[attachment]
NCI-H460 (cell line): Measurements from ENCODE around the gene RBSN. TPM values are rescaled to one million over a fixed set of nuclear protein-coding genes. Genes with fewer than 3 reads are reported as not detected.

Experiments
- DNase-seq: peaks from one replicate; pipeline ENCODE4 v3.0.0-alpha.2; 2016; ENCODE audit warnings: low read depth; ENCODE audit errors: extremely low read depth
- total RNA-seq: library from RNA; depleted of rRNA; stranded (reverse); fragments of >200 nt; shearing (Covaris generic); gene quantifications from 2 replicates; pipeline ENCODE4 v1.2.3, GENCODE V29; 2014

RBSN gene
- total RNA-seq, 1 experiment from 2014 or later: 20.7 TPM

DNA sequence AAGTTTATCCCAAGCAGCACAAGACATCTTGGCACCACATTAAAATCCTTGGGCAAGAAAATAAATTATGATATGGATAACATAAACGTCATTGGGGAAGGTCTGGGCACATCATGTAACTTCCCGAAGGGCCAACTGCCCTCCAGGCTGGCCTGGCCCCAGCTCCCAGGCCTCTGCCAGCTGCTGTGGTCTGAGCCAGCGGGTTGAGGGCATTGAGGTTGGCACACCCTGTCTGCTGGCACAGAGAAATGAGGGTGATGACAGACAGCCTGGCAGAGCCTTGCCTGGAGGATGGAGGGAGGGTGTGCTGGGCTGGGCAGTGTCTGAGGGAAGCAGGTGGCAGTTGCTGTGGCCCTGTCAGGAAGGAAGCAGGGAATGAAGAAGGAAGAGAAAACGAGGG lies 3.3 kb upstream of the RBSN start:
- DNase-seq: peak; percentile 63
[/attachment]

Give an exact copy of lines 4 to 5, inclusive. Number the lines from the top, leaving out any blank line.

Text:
- total RNA-seq: library from RNA; depleted of rRNA; stranded (reverse); fragments of >200 nt; shearing (Covaris generic); gene quantifications from 2 replicates; pipeline ENCODE4 v1.2.3, GENCODE V29; 2014

RBSN gene